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Int J Endocrinol. 2018 Sep 3;2018:6874395. doi: 10.1155/2018/6874395. eCollection 2018.

Thyroid Function in Korean Adolescents with Obesity: Results from the Korea National Health and Nutrition Examination Survey VI (2013-2015).

Author information

1
Department of Pediatrics, St. Vincent's Hospital, College of Medicine, The Catholic University of Korea, Suwon, Gyeonggi-do 16247, Republic of Korea.
2
Department of Pediatrics, College of Medicine, Korea University Guro Hospital, 148 Gurodong-ro, Guro-gu Seoul 08308, Republic of Korea.
3
Department of Pediatrics, Seoul National University Bundang Hospital, 82 Gumi-ro 173 Beon-gil, Bundang-gu, Seongnam, Gyeonggi-do 13620, Republic of Korea.
4
Department of Pediatrics, College of Medicine, Korea University Ansan Hospital, 123 Jeokgeum-ro, Danwon-gu, Ansan, Gyeonggi-do 15355, Republic of Korea.
5
Department of Pediatrics, College of Medicine, Konkuk University School of Medicine, 120-1 Neungdong-ro, Gwangjin-gu, Seoul 05030, Republic of Korea.
6
Department of Pediatrics, College of Medicine, Korea University Anam Hospital, 73 Inchon-ro, Seongbuk-gu Seoul 02841, Republic of Korea.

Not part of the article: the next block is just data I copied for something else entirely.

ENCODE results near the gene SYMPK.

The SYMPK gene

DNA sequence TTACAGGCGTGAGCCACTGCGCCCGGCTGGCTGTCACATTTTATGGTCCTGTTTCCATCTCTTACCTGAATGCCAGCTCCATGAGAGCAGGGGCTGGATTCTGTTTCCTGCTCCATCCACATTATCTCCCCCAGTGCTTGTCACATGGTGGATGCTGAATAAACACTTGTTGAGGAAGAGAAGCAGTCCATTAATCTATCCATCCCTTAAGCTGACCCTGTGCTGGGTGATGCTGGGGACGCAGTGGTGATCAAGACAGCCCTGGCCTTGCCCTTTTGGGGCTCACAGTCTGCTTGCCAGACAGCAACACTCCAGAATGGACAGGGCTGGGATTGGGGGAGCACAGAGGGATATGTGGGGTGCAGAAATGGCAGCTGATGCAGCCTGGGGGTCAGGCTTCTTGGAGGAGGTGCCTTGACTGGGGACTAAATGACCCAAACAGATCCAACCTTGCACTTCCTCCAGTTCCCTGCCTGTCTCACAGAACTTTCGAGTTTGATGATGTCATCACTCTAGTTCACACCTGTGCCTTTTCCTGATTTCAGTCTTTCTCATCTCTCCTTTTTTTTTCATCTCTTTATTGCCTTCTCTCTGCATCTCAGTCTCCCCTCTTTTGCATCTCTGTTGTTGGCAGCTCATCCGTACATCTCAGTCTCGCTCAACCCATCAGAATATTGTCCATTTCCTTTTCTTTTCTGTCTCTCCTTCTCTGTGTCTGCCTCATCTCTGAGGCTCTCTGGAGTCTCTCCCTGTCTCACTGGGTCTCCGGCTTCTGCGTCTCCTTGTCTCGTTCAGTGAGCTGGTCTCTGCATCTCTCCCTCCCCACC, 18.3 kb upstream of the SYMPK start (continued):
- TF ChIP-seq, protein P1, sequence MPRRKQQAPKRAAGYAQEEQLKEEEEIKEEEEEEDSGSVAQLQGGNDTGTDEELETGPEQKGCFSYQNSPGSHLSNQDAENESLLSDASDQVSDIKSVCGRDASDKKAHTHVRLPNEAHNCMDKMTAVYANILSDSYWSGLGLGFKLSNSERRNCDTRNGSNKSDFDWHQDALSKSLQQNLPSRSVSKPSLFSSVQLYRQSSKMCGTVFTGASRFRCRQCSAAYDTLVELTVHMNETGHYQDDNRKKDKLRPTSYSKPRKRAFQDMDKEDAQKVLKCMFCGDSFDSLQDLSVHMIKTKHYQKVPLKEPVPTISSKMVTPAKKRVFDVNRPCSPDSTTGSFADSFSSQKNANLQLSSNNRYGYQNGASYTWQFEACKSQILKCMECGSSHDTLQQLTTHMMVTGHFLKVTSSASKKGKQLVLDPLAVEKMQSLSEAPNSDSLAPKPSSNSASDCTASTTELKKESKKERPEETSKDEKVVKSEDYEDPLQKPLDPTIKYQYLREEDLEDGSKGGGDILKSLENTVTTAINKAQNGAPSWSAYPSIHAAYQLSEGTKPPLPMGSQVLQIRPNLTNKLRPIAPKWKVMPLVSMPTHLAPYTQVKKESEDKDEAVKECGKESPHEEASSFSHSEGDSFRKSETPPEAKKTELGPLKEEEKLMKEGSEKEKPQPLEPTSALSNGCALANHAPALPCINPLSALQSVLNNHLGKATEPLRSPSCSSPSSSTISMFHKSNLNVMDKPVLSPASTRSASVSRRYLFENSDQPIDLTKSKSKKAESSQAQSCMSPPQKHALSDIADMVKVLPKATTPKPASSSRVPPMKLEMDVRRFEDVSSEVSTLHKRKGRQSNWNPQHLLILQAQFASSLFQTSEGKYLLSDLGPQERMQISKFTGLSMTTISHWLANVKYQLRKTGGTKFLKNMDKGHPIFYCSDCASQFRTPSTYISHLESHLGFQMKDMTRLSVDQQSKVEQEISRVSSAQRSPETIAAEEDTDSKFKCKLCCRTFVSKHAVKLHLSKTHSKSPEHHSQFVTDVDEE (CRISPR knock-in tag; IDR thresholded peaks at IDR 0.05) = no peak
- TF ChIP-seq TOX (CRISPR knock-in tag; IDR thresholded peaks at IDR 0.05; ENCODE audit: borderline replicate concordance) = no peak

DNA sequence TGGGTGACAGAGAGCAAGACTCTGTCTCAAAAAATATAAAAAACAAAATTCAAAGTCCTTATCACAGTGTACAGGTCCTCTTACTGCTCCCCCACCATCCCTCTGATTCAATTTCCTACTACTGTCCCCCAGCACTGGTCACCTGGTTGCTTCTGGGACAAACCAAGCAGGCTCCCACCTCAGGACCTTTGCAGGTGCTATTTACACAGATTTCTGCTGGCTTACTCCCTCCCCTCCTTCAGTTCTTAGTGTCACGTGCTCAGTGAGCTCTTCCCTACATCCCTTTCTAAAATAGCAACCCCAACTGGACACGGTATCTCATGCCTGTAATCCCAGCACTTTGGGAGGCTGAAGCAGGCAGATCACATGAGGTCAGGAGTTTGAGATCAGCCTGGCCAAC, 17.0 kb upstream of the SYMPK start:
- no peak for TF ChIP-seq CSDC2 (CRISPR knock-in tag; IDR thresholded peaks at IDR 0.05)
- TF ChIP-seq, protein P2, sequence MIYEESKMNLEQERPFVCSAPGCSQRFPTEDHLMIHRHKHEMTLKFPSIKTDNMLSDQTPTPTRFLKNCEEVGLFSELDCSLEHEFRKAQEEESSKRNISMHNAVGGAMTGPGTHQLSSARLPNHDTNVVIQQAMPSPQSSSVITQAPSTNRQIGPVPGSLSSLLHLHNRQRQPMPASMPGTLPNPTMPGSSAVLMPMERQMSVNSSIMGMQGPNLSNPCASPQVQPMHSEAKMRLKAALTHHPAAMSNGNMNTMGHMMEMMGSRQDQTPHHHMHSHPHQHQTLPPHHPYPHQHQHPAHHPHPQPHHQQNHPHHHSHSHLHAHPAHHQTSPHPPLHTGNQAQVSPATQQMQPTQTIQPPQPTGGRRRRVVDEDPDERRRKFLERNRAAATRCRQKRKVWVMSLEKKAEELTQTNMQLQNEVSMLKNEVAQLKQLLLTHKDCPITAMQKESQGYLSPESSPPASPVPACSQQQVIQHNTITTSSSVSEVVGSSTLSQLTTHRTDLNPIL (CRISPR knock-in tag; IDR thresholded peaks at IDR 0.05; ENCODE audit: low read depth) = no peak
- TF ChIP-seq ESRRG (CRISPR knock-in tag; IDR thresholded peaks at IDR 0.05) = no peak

7
Department of Pediatrics, Seoul St. Mary's Hospital, College of Medicine, The Catholic University of Korea, 222 Banpo-daero, Seocho-gu, Seoul 06591, Republic of Korea.

Abstract

Purpose:

In this study, we investigated the status of thyroid function and its association with metabolic risk factors in Korean adolescents.

Methods:

Among 2679 subjects aged 10-19 years who participated in the Korea National Health and Nutrition Examination Survey VI (2013-2015), 1067 adolescents (M = 559, F = 508) with available data on free T4 (FT4) and thyroid-stimulating hormone (TSH) were included. Study participants were classified into normal weight [body mass index (BMI) below 85th percentile, 80.7%], overweight (85th ≤ BMI< 95th percentile, 8.7%), and obesity (BMI ≥ 95th percentile, 10.6%).

Results:

With increasing levels of BMI category, the means of TSH increased (2.73 ± 0.06, 2.77 ± 0.02, and 3.24 ± 0.22 mIU/L, P = 0.031) and FT4 decreased (1.30 ± 0.01, 1.26 ± 0.02, and 1.25 ± 0.02 ng/mL, P = 0.001). Positive linear associations were observed between TSH and BMI z-score (P = 0.031), waist circumference (P = 0.013), waist-height ratio (P = 0.002), systolic blood pressure (P = 0.001), total cholesterol (P = 0.008), and triglyceride (P = 0.002) after adjusting for age and sex. With per-unit increase in TSH, the odds ratios of having abdominal obesity (OR = 1.18, 95% CI, 1.01-1.38) and triglyceride ≥ 150 mg/dL (OR = 1.18, 95% CI, 1.04-1.34) were significantly increased after adjusting for age, sex, and BMI.

Conclusions:

In adolescents with obesity, TSH was higher and FT4 was lower than in adolescents with normal weight. Hyperthyrotropinemia was associated with abnormal metabolic risk factors including abdominal obesity and elevated triglyceride.

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